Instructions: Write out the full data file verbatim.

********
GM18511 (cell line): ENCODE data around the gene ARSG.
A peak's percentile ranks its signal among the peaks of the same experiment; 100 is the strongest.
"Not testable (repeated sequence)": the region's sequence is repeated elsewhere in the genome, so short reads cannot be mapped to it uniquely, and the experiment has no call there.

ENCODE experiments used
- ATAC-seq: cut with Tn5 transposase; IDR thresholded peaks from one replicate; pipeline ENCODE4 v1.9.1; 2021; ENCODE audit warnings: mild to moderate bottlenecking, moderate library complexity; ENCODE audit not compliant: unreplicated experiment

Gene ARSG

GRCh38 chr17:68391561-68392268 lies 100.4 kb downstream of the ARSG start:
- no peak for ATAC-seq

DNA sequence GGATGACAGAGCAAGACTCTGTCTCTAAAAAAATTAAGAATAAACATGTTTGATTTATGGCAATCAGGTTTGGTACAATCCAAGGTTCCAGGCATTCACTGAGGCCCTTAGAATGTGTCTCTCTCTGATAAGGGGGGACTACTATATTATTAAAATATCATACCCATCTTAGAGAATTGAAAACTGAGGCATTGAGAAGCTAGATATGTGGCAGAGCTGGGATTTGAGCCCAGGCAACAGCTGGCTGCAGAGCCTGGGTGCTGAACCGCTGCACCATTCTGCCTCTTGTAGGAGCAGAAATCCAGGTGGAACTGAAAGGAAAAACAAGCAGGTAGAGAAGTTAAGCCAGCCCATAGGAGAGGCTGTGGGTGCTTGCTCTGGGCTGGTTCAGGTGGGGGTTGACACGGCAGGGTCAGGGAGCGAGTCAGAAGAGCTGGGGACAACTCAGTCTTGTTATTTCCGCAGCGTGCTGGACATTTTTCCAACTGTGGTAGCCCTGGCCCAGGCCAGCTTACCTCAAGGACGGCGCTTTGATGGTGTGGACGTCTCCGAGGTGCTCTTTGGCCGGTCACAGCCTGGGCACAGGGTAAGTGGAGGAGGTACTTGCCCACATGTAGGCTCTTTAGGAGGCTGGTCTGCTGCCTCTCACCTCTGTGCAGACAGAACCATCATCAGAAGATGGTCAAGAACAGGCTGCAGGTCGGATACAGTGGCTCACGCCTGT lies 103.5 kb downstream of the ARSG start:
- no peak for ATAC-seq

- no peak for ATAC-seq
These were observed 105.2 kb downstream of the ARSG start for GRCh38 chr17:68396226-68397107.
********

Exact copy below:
GM18511 (cell line): ENCODE data around the gene ARSG.
A peak's percentile ranks its signal among the peaks of the same experiment; 100 is the strongest.
"Not testable (repeated sequence)": the region's sequence is repeated elsewhere in the genome, so short reads cannot be mapped to it uniquely, and the experiment has no call there.

ENCODE experiments used
- ATAC-seq: cut with Tn5 transposase; IDR thresholded peaks from one replicate; pipeline ENCODE4 v1.9.1; 2021; ENCODE audit warnings: mild to moderate bottlenecking, moderate library complexity; ENCODE audit not compliant: unreplicated experiment

Gene ARSG

GRCh38 chr17:68391561-68392268 lies 100.4 kb downstream of the ARSG start:
- no peak for ATAC-seq

DNA sequence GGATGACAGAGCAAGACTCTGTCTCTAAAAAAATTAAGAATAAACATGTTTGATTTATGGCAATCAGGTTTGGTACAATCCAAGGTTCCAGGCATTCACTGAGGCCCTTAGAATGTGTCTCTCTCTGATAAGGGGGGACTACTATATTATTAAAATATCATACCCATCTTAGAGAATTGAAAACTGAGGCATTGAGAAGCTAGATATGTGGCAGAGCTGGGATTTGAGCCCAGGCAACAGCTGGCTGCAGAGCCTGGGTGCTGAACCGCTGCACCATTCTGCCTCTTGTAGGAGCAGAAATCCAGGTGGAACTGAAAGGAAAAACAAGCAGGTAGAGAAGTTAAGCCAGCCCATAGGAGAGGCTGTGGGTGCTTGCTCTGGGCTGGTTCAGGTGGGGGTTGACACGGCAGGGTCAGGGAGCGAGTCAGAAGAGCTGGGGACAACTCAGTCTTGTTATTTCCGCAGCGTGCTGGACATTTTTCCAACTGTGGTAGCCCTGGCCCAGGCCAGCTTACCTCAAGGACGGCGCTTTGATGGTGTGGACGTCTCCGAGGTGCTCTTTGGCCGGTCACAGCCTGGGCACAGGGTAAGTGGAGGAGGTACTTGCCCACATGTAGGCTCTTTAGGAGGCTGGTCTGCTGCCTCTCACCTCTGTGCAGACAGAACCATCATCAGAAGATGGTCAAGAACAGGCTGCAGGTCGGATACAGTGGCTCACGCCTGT lies 103.5 kb downstream of the ARSG start:
- no peak for ATAC-seq

- no peak for ATAC-seq
These were observed 105.2 kb downstream of the ARSG start for GRCh38 chr17:68396226-68397107.